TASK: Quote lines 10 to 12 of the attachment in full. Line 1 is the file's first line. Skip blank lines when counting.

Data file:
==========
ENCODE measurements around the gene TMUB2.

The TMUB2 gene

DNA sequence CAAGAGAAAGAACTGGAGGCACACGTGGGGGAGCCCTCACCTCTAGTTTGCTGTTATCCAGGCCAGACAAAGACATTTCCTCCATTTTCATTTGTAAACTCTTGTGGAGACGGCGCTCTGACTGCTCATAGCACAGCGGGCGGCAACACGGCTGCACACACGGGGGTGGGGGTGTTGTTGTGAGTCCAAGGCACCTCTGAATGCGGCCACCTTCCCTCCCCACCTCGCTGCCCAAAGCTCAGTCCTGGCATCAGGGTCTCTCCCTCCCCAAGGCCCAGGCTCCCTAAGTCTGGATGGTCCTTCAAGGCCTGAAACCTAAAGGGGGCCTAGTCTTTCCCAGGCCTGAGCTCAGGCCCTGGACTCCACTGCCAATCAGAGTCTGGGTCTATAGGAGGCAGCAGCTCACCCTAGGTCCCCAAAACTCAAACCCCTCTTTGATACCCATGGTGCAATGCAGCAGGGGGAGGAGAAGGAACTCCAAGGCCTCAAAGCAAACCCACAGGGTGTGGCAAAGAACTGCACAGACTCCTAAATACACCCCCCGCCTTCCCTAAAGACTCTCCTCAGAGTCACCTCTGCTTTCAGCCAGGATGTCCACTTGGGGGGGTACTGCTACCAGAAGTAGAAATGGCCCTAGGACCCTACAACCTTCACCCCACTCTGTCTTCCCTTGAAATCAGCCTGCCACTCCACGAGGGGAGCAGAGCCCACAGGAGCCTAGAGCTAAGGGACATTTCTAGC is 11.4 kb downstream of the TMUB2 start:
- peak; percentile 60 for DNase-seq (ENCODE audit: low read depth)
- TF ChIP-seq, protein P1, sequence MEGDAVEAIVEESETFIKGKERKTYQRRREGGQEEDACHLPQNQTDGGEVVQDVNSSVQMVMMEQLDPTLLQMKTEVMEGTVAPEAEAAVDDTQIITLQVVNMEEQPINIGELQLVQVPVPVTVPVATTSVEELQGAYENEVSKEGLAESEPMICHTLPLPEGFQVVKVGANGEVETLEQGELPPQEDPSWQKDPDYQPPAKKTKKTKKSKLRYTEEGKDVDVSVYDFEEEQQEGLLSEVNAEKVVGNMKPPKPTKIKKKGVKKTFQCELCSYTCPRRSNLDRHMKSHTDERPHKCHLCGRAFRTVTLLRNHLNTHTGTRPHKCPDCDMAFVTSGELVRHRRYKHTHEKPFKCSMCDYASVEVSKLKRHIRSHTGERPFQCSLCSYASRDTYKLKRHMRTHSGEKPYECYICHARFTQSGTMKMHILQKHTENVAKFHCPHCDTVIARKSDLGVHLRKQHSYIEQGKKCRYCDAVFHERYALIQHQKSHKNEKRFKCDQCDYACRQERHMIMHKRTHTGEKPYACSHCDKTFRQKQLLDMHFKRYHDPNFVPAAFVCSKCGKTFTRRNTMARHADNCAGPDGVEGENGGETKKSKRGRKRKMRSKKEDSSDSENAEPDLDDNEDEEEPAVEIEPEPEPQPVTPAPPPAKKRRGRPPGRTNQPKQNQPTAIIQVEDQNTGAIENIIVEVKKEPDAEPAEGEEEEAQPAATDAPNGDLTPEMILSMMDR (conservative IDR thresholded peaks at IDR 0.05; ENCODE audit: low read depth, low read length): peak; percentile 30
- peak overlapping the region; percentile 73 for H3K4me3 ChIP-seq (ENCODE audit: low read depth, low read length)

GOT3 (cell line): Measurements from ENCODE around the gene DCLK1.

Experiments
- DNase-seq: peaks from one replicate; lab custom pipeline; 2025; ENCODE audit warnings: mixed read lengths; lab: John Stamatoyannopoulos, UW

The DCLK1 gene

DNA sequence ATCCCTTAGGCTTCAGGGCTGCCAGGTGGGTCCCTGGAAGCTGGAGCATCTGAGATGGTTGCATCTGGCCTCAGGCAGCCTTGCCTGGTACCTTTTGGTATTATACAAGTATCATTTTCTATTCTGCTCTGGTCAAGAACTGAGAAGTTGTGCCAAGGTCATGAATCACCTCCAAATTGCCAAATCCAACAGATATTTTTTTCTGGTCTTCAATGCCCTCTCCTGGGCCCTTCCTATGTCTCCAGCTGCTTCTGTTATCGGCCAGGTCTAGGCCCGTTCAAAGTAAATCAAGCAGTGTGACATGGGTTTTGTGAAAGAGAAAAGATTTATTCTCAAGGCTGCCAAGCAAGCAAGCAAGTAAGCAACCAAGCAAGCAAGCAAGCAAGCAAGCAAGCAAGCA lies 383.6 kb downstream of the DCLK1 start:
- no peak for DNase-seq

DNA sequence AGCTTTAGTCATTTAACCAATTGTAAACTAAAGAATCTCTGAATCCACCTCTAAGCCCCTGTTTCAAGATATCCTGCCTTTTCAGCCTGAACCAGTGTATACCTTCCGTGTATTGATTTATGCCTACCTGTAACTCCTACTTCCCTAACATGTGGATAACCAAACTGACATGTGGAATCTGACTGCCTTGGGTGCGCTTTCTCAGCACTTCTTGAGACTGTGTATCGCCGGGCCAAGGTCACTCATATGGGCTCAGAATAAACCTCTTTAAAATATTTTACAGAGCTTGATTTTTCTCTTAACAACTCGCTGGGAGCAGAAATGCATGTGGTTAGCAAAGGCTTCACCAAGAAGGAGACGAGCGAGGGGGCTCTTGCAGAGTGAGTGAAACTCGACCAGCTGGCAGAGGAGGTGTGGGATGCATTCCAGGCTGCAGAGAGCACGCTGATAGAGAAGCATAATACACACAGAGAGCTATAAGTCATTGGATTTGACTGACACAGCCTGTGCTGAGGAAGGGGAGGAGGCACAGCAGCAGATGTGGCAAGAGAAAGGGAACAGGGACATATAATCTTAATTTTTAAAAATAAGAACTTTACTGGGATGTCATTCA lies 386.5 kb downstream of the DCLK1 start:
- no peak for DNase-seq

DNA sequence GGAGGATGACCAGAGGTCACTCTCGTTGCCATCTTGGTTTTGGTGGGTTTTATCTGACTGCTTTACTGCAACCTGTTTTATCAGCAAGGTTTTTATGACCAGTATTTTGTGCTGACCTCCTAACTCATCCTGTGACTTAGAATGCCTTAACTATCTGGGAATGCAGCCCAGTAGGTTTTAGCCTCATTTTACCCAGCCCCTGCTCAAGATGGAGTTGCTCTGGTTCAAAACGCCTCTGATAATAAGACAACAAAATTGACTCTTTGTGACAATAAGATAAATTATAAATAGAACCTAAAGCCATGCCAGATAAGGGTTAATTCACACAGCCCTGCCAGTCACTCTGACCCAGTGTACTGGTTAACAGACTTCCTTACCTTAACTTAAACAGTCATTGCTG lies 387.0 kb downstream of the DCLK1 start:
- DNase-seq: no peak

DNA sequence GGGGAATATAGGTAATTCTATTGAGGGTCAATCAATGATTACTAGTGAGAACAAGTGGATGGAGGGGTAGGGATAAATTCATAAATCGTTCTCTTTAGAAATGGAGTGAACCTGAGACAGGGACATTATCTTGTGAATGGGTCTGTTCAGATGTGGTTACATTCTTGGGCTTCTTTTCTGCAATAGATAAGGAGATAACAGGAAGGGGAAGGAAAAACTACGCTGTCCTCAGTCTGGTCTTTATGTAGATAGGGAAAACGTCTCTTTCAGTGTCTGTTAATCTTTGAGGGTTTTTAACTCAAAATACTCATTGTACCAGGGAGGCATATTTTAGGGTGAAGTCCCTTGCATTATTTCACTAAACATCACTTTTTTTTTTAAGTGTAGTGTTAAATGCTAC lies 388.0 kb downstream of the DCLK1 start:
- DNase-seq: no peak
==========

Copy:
The DCLK1 gene

DNA sequence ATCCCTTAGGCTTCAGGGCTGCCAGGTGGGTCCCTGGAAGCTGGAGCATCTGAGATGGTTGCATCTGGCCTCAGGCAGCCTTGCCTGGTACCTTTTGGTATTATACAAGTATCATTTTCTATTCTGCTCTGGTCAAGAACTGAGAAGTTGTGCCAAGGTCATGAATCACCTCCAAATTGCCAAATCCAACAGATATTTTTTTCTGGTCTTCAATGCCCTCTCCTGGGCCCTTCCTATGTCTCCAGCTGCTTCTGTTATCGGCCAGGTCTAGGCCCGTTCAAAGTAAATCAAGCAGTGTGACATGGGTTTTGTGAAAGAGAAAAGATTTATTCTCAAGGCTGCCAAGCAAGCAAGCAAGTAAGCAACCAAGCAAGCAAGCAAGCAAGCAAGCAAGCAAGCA lies 383.6 kb downstream of the DCLK1 start:
- no peak for DNase-seq